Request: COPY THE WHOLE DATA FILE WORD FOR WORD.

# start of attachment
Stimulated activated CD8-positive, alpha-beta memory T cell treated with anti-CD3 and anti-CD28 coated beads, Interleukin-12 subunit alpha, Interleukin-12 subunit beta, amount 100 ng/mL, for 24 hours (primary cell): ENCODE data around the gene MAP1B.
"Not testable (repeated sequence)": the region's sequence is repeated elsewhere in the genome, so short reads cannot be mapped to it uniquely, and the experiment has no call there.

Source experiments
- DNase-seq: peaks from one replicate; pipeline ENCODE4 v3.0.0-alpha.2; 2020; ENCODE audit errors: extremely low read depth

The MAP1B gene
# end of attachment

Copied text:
Stimulated activated CD8-positive, alpha-beta memory T cell treated with anti-CD3 and anti-CD28 coated beads, Interleukin-12 subunit alpha, Interleukin-12 subunit beta, amount 100 ng/mL, for 24 hours (primary cell): ENCODE data around the gene MAP1B.
"Not testable (repeated sequence)": the region's sequence is repeated elsewhere in the genome, so short reads cannot be mapped to it uniquely, and the experiment has no call there.

Source experiments
- DNase-seq: peaks from one replicate; pipeline ENCODE4 v3.0.0-alpha.2; 2020; ENCODE audit errors: extremely low read depth

The MAP1B gene